Being Close or Being Happy? The Relative Impact of Work Relationship and Job Satisfaction on Service Quality

Research output: Journal article publicationJournal articleAcademic researchpeer-review

18 Citations (Scopus)


It is generally recognized that, to ensure high-quality services, service industries, especially the labour intensive ones, need to have satisfied customer-contact employees. However, an under-researched issue relating to the management of service operations concerns employee relationships. Close work relationships, in particular, those between frontline staff and their supervisors, are likely to positively influence employee attitudes during service delivery. This paper examines the relative impacts of leader-member exchange (LMX) and job satisfaction on service performance in labour-intensive, high-contact services. First, the relationships among empowerment, LMX, job satisfaction and service quality are modelled. Next, the moderating effects of employee-customer contact time on these relations are examined. The results show that, contrary to traditional wisdom, job satisfaction does not impact service quality, once LMX is included in the model. This suggests that, work relationships between employees and their supervisors impact service quality more directly than job satisfaction does. Leader-member relationships get enhanced and remain essentially stable under both high and low service contact times in empowered environments.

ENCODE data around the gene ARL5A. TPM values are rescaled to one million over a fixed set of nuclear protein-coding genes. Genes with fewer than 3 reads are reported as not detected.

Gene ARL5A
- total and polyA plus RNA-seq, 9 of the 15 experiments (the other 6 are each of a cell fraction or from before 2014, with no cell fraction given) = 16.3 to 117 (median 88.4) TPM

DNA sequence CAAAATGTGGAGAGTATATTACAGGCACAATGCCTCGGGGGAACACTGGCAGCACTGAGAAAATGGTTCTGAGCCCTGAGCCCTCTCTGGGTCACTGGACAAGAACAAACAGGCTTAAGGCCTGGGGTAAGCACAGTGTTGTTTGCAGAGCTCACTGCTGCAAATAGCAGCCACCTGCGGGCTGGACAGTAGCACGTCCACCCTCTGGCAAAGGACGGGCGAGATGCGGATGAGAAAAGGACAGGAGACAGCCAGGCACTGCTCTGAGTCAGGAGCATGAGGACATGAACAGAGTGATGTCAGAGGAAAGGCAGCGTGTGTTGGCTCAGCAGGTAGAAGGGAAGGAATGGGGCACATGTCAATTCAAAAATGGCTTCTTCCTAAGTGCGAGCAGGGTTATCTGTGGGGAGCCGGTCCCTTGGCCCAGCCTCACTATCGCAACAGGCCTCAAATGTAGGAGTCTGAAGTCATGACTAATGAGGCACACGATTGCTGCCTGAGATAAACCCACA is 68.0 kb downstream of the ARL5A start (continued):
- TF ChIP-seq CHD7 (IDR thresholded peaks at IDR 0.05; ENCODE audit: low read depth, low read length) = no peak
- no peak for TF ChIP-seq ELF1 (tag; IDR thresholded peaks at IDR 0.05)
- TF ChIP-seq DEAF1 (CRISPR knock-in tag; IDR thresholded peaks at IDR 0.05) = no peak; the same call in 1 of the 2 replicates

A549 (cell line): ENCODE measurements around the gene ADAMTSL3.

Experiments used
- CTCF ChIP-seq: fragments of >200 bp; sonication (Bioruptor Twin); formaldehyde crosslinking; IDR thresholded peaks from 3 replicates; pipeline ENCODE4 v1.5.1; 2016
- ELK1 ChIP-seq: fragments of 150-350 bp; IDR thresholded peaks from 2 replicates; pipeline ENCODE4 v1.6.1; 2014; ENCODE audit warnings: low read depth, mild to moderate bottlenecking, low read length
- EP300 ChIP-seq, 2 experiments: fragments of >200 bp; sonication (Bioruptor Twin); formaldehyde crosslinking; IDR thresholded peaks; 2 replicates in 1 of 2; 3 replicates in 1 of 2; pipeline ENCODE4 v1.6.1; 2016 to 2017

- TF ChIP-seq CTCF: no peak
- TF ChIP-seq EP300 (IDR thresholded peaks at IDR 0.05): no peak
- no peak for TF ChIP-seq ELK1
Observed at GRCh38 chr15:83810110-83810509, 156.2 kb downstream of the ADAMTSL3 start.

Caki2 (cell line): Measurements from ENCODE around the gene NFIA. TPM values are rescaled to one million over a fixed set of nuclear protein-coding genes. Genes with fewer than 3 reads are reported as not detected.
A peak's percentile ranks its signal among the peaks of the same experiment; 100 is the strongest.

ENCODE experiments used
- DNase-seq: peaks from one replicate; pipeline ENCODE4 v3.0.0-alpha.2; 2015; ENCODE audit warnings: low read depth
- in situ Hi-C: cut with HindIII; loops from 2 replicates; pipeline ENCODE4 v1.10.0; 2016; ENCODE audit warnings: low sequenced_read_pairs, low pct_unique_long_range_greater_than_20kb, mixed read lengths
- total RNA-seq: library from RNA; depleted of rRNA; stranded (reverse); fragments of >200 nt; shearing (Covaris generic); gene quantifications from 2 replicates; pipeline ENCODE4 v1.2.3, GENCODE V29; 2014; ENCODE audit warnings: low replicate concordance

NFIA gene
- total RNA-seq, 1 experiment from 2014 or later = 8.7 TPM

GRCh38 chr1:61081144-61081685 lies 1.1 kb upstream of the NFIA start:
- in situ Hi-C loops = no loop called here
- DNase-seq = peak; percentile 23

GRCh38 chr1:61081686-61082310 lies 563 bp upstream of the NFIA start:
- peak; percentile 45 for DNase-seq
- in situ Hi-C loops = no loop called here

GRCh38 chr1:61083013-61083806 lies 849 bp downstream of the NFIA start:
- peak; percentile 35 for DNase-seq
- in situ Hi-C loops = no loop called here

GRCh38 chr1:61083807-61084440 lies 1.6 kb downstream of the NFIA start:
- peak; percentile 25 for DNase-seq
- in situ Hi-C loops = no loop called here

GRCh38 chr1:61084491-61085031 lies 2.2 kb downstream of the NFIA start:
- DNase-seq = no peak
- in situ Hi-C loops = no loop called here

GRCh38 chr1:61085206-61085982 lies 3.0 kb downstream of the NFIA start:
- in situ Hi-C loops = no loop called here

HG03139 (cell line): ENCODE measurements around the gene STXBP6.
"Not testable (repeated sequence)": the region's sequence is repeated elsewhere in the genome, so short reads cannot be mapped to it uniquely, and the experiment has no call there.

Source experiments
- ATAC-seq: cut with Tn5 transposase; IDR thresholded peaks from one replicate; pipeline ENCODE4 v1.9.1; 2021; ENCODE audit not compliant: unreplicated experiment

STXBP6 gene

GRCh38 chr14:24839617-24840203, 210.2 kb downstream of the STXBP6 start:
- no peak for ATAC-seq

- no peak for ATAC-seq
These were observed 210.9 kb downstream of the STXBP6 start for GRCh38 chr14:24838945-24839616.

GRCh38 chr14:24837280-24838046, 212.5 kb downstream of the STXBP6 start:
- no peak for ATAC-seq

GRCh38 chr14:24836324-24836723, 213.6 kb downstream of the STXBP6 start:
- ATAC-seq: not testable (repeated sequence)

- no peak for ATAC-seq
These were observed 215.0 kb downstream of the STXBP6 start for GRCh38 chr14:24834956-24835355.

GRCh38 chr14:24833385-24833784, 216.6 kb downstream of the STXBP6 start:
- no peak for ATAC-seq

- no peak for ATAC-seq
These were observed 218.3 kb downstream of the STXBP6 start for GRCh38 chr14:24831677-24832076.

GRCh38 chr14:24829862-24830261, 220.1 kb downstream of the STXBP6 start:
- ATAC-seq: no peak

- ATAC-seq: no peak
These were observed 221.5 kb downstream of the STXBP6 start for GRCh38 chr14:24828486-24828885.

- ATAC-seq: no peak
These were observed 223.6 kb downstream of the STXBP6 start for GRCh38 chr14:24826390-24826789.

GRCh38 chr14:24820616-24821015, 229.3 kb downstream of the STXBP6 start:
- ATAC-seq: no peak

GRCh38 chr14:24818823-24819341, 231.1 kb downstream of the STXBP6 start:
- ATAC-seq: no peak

Original languageEnglish
Pages (from-to)391-400
Number of pages10
JournalInternational Journal of Production Economics
Publication statusPublished - 1 Jan 2015


  • Empirical study
  • Empowerment
  • Job satisfaction
  • Leader-member exchange
  • Service quality

ASJC Scopus subject areas

  • Business, Management and Accounting(all)
  • Economics and Econometrics
  • Management Science and Operations Research
  • Industrial and Manufacturing Engineering


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